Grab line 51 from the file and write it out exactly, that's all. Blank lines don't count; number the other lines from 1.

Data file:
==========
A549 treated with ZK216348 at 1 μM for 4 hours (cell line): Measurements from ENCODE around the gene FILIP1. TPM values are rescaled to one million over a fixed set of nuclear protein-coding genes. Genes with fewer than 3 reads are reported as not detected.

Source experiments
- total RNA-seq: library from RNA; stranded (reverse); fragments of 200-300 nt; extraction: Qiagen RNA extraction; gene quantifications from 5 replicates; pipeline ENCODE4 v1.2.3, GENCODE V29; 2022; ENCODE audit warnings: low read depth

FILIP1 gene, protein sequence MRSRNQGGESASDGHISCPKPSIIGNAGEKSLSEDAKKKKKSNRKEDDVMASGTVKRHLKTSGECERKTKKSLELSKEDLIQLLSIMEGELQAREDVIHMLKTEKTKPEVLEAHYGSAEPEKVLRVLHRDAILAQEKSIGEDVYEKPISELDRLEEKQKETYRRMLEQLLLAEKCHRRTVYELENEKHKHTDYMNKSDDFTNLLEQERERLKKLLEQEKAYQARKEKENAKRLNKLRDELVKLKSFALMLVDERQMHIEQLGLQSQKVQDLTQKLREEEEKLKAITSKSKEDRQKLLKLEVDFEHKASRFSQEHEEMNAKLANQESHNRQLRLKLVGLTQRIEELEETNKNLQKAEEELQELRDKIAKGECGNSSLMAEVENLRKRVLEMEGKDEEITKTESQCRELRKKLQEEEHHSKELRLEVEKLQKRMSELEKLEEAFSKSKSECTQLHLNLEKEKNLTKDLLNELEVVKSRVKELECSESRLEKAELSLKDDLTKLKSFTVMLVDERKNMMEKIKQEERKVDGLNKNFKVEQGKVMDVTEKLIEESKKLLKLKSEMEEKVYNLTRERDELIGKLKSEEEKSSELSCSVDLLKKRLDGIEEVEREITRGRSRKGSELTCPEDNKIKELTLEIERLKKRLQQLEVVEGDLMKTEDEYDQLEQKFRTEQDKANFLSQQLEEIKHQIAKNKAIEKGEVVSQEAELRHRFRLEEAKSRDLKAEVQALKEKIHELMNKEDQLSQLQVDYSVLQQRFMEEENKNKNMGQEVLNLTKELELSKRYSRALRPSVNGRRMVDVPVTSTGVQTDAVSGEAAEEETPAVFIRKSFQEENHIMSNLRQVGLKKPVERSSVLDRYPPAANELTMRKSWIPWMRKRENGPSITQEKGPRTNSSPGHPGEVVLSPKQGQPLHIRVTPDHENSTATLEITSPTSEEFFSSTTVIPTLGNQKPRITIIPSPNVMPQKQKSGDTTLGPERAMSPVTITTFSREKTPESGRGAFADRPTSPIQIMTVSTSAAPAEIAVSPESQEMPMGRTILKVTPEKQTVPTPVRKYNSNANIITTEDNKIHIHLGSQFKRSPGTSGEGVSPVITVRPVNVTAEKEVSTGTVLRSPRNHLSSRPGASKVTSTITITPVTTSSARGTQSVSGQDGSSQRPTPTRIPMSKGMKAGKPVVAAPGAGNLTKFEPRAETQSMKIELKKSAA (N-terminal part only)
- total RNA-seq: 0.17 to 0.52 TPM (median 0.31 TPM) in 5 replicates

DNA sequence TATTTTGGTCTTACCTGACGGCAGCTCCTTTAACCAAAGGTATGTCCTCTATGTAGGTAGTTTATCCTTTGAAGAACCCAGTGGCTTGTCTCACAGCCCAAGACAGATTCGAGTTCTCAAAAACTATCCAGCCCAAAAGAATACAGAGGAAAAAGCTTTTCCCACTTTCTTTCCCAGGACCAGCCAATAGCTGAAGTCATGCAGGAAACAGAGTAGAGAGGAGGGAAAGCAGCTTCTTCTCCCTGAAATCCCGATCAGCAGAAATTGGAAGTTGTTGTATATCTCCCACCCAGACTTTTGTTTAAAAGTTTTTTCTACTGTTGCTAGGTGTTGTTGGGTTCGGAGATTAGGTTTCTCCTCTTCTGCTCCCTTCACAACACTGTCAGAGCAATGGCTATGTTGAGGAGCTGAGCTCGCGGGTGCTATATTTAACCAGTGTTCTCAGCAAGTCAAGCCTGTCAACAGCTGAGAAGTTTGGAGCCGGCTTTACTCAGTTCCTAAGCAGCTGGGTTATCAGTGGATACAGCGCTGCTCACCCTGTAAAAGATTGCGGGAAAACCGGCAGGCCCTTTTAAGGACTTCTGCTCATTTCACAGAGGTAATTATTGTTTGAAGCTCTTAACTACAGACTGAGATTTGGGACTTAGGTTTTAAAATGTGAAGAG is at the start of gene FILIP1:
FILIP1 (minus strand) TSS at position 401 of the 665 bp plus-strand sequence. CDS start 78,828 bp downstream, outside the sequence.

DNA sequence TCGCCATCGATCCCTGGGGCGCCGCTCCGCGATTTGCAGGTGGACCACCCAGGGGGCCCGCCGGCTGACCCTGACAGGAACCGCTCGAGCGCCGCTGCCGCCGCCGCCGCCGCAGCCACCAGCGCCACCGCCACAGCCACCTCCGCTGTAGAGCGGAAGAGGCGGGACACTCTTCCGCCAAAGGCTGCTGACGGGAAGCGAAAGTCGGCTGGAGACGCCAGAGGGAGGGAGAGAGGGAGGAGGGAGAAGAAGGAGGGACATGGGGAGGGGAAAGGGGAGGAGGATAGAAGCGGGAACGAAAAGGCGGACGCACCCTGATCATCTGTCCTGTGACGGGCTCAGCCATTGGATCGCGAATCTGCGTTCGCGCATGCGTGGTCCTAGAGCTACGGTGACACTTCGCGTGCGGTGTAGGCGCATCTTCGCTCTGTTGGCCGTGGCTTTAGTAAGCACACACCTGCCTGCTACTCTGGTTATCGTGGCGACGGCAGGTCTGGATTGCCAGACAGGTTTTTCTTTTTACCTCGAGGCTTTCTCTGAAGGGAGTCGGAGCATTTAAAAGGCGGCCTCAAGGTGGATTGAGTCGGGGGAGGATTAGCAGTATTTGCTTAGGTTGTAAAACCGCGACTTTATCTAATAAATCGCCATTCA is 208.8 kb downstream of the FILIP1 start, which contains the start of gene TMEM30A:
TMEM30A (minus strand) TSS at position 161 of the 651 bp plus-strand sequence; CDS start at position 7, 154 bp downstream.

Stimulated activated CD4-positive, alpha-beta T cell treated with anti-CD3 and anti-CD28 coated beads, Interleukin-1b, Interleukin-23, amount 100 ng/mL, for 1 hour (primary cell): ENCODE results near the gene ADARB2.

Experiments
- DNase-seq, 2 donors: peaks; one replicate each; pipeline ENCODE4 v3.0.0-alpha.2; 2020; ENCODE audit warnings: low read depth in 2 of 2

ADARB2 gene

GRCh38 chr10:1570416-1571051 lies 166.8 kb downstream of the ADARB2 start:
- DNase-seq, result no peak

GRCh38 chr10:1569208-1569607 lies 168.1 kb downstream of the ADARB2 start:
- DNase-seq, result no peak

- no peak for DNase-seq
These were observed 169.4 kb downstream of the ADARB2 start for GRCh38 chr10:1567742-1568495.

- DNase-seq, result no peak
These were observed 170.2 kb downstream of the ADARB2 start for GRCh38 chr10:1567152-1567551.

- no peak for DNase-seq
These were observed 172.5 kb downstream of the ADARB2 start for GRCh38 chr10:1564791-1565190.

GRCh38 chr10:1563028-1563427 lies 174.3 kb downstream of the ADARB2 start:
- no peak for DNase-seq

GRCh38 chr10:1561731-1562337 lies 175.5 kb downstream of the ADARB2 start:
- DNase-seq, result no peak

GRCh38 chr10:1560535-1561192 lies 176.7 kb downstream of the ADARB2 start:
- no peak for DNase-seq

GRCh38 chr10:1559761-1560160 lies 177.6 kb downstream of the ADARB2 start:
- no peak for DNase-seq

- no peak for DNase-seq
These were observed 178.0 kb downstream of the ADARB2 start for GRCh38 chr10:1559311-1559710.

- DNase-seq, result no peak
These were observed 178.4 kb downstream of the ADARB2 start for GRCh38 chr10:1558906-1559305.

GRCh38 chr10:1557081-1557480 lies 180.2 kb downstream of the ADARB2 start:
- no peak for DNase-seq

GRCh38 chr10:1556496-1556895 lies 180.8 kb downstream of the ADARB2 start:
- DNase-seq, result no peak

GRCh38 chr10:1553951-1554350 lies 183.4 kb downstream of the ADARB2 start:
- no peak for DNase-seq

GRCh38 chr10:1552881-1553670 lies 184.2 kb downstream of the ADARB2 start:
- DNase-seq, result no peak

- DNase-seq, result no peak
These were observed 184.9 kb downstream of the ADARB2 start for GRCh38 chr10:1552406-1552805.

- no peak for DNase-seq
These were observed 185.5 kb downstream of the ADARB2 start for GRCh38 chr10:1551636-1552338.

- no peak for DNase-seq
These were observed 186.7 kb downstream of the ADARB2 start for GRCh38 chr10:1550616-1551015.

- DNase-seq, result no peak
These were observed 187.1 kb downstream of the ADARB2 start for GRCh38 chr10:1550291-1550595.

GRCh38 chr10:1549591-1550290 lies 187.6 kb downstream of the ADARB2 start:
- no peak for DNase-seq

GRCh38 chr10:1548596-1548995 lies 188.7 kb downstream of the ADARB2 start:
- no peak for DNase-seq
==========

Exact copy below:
These were observed 187.1 kb downstream of the ADARB2 start for GRCh38 chr10:1550291-1550595.